8) The extract sticks to the sugar which will help dissolve the extract in the next steps.  If you shake it, it will further help it to dissolve.
9) Half fill the bottle with fresh cool tap water (the less chlorine, the better since yeast does not like chlorine).  You can diminish the amount of chlorine by drawing water the night before, placing in a large pot, and letting it "exhale" the chlorine overnight.

Rinse in the extract which sticks to the tablespoon and funnel. Swirl to dissolve the ingredients.
10) Q.s. [fill up] to the neck of the bottle with fresh cool tap water, leaving about an inch of head space, securely screw cap down to seal. Invert repeatedly to thoroughly dissolve.
If you leave it in a warm temperature longer than two weeks, you risk an explosion...
11) Place at room temperature (RT)about three to four days until the bottle feels hard to a forceful squeeze. Move to a cool place (below 65 F). refrigerate overnight to thoroughly chill before serving. Crack the lid of the thoroughly chilled root beer just a little to release the pressure slowly.

NOTE: Do not leave the finished root beer in a warm place once the bottle feels hard. After a couple weeks or so at room temperature, especially in the summer when the temperature is high, enough pressure may build up to explode the bottle! There is no danger of this if the finished root beer is refrigerated.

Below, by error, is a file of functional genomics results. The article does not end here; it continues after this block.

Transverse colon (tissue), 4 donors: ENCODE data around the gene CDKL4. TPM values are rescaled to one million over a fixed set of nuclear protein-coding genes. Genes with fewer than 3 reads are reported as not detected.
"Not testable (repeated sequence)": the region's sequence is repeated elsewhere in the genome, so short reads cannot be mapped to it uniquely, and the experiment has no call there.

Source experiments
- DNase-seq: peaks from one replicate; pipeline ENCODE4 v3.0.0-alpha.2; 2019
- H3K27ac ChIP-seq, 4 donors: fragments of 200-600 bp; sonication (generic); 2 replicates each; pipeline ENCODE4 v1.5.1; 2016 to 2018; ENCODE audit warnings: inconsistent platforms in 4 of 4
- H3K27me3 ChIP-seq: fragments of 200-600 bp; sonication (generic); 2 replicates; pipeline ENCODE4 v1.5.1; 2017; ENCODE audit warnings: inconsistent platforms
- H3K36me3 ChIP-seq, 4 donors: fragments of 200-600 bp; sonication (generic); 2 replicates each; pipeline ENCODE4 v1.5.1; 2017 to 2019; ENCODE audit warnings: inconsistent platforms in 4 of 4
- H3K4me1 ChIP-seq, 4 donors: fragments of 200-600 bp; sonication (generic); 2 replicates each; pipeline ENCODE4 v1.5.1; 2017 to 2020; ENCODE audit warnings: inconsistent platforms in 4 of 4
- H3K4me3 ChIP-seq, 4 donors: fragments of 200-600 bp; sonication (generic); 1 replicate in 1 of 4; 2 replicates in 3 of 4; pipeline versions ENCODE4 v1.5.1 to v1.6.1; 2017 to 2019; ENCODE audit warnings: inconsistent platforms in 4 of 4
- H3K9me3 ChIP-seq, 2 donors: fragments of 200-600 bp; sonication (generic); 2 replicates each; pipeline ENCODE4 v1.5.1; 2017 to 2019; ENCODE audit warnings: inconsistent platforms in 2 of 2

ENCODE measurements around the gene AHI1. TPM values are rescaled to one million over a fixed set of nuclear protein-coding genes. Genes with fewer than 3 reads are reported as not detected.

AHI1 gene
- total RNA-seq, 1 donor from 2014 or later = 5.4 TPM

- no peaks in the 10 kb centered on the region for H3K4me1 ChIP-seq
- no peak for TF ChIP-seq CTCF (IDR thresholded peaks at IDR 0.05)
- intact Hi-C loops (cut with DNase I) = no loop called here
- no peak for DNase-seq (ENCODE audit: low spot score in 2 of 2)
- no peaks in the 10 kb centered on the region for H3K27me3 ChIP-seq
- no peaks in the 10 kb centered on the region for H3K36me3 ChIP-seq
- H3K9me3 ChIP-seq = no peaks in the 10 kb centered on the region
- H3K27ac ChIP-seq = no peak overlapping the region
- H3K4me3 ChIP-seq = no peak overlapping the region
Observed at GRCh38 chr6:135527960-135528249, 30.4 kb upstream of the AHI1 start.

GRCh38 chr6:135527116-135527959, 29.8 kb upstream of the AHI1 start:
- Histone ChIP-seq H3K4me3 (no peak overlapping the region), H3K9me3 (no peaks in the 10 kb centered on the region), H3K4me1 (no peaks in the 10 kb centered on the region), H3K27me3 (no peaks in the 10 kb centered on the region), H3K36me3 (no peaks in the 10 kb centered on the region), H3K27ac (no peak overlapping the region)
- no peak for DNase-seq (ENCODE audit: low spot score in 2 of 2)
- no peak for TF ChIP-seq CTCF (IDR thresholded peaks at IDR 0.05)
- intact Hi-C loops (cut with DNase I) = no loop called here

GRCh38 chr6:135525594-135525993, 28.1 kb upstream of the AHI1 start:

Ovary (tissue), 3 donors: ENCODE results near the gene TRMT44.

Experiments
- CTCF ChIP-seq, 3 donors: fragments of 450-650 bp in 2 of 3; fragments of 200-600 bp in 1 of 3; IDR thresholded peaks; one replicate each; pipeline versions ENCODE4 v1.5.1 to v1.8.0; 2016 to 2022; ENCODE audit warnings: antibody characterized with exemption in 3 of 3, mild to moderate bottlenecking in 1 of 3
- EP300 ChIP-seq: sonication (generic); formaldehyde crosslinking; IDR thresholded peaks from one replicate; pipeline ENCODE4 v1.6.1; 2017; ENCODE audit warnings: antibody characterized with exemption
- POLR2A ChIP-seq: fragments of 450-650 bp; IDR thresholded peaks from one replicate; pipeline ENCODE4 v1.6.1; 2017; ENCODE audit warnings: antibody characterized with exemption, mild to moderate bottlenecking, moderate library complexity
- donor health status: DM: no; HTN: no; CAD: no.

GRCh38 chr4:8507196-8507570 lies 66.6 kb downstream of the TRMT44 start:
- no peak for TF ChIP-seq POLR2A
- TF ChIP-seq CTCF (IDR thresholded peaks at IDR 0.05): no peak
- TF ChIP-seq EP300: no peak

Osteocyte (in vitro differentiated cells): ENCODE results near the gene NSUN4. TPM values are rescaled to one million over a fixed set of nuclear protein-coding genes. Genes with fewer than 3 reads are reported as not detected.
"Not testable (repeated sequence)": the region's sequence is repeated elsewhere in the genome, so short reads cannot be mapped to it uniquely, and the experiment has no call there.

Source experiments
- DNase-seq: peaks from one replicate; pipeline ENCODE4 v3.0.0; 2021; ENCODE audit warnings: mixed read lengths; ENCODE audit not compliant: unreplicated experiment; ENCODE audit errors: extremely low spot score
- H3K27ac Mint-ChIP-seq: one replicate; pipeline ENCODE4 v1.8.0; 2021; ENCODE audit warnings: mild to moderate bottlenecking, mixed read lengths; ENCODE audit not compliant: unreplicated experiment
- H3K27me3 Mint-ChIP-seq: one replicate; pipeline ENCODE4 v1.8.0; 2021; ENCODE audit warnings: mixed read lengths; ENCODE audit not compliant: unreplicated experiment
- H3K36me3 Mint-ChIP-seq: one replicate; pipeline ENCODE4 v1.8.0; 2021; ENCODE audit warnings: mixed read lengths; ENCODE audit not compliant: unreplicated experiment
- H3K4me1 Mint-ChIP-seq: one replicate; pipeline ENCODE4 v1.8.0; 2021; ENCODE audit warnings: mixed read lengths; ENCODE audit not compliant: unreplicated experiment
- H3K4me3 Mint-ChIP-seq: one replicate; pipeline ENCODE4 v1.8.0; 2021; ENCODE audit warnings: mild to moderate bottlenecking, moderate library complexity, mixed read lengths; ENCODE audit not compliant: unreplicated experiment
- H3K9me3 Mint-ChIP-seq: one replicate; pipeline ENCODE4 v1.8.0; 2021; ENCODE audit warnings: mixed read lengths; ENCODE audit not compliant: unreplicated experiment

12) Move to a refrigerator overnight before opening.

NOTE: There will be a sediment of yeast at the bottom of the bottle, so that the last bit of root beer will be turbid. It will not hurt you, but you can decant carefully if you wish to avoid this sediment.

A WORD ABOUT THE ALCOHOL IN HOME MADE ROOT BEER (OR GINGER ALE ): I have received numerous inquiries about whether there might be alcohol in this home made soft drink. The answer is yes, but... We have tested in our lab the alcoholic content which results from the fermentation of this root beer and found it to be between 0.35 and 0.5 %. Comparing this to the 6% in many beers, it would require a person to drink about a gallon and a half of this root beer to be equivalent to one 12 ounce beer. I would call this amount of alcohol negligible, but for persons with metabolic problems who cannot metabolize alcohol properly, or religious prohibition against any alcohol,  consumption should be limited or avoided. However, there are many high school biology labs who have made this beverage without any problems. If you are one of these, I am interested to hear about your conclusions.